The most common disorders associated with celiac disease are thyroid disease and Type 1 Diabetes, however, celiac disease is associated with many other conditions, including but not limited to the following autoimmune conditions:
    Type 1 Diabetes Mellitus: 2.4-16.4% Multiple Sclerosis (MS): 11% Hashimoto’s thyroiditis: 4-6% Autoimmune hepatitis: 6-15% Addison disease: 6% Arthritis: 1.5-7.5% Sjögren’s syndrome: 2-15% Idiopathic dilated cardiomyopathy: 5.7% IgA Nephropathy (Berger’s Disease): 3.6% Other celiac co-morditities include:
    Crohn’s Disease; Inflammatory Bowel Disease Chronic Pancreatitis Down Syndrome Irritable Bowel Syndrome (IBS) Lupus Multiple Sclerosis Primary Biliary Cirrhosis Primary Sclerosing Cholangitis Psoriasis Rheumatoid Arthritis Scleroderma Turner Syndrome Ulcerative Colitis; Inflammatory Bowel Disease Williams Syndrome Cancers:
    Non-Hodgkin lymphoma (intestinal and extra-intestinal, T- and B-cell types) Small intestinal adenocarcinoma Esophageal carcinoma Papillary thyroid cancer Melanoma CELIAC DISEASE REFERENCES:
    Celiac Disease Center, Columbia University
    Gluten Intolerance Group
    National Institutes of Health
    U.S. National Library of Medicine
    Mayo Clinic
    University of Chicago Celiac Disease Center

    Jefferson Adams
    Celiac.com 04/17/2018 - Could the holy grail of gluten-free food lie in special strains of wheat that lack “bad glutens” that trigger the celiac disease, but include the “good glutens” that make bread and other products chewy, spongey and delicious? Such products would include all of the good things about wheat, but none of the bad things that might trigger celiac disease.
    A team of researchers in Spain is creating strains of wheat that lack the “bad glutens” that trigger the autoimmune disorder celiac disease. The team, based at the Institute for Sustainable Agriculture in Cordoba, Spain, is making use of the new and highly effective CRISPR gene editing to eliminate the majority of the gliadins in wheat.
    Gliadins are the gluten proteins that trigger the majority of symptoms for people with celiac disease.
    As part of their efforts, the team has conducted a small study on 20 people with “gluten sensitivity.” That study showed that test subjects can tolerate bread made with this special wheat, says team member Francisco Barro. However, the team has yet to publish the results.
    Clearly, more comprehensive testing would be needed to determine if such a product is safely tolerated by people with celiac disease. Still, with these efforts, along with efforts to develop vaccines, enzymes, and other treatments making steady progress, we are living in exciting times for people with celiac disease.
    It is entirely conceivable that in the not-so-distant future we will see safe, viable treatments for celiac disease that do not require a strict gluten-free diet.
    Read more at Digitaltrends.com , and at Newscientist.com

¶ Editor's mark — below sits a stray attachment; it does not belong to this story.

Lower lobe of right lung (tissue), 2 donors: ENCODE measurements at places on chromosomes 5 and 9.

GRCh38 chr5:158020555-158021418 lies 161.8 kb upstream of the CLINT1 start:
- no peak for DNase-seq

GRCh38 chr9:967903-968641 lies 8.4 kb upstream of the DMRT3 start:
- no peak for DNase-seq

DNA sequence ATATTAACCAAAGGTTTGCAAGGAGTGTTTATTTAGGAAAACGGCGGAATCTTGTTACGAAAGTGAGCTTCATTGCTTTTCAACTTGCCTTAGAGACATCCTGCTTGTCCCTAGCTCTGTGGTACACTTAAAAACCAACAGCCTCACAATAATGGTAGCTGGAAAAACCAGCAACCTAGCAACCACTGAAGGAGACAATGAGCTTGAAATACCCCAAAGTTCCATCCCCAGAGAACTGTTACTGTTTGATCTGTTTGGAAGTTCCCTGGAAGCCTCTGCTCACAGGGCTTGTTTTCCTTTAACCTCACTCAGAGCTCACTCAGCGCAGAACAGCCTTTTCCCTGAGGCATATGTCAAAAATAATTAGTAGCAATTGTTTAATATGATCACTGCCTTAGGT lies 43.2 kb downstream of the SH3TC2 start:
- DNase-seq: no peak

Jefferson Adams
    Celiac.com 04/16/2018 - A team of researchers recently set out to investigate whether alterations in the developing intestinal microbiota and immune markers precede celiac disease onset in infants with family risk for the disease.
    The research team included Marta Olivares, Alan W. Walker, Amalia Capilla, Alfonso Benítez-Páez, Francesc Palau, Julian Parkhill, Gemma Castillejo, and Yolanda Sanz. They are variously affiliated with the Microbial Ecology, Nutrition and Health Research Unit, Institute of Agrochemistry and Food Technology, National Research Council (IATA-CSIC), C/Catedrático Agustín Escardin, Paterna, Valencia, Spain; the Gut Health Group, The Rowett Institute, University of Aberdeen, Aberdeen, UK; the Genetics and Molecular Medicine Unit, Institute of Biomedicine of Valencia, National Research Council (IBV-CSIC), Valencia, Spain; the Wellcome Trust Sanger Institute, Hinxton, Cambridgeshire UK; the Hospital Universitari de Sant Joan de Reus, IISPV, URV, Tarragona, Spain; the Center for regenerative medicine, Boston university school of medicine, Boston, USA; and the Institut de Recerca Sant Joan de Déu and CIBERER, Hospital Sant Joan de Déu, Barcelona, Spain
    The team conducted a nested case-control study out as part of a larger prospective cohort study, which included healthy full-term newborns (> 200) with at least one first relative with biopsy-verified celiac disease. The present study includes 10 cases of celiac disease, along with 10 best-matched controls who did not develop the disease after 5-year follow-up.
    The team profiled fecal microbiota, as assessed by high-throughput 16S rRNA gene amplicon sequencing, along with immune parameters, at 4 and 6 months of age and related to celiac disease onset. The microbiota of infants who remained healthy showed an increase in bacterial diversity over time, especially by increases in microbiota from the Firmicutes families, those who with no increase in bacterial diversity developed celiac disease.
    Infants who subsequently developed celiac disease showed a significant reduction in sIgA levels over time, while those who remained healthy showed increases in TNF-α correlated to Bifidobacterium spp.
    Healthy children in the control group showed a greater relative abundance of Bifidobacterium longum, while children who developed celiac disease showed increased levels of Bifidobacterium breve and Enterococcus spp.
    The data from this study suggest that early changes in gut microbiota in infants with celiac disease risk could influence immune development, and thus increase risk levels for celiac disease. The team is calling for larger studies to confirm their hypothesis.
    Source:
    Microbiome. 2018; 6: 36. Published online 2018 Feb 20. doi: 10.1186/s40168-018-0415-6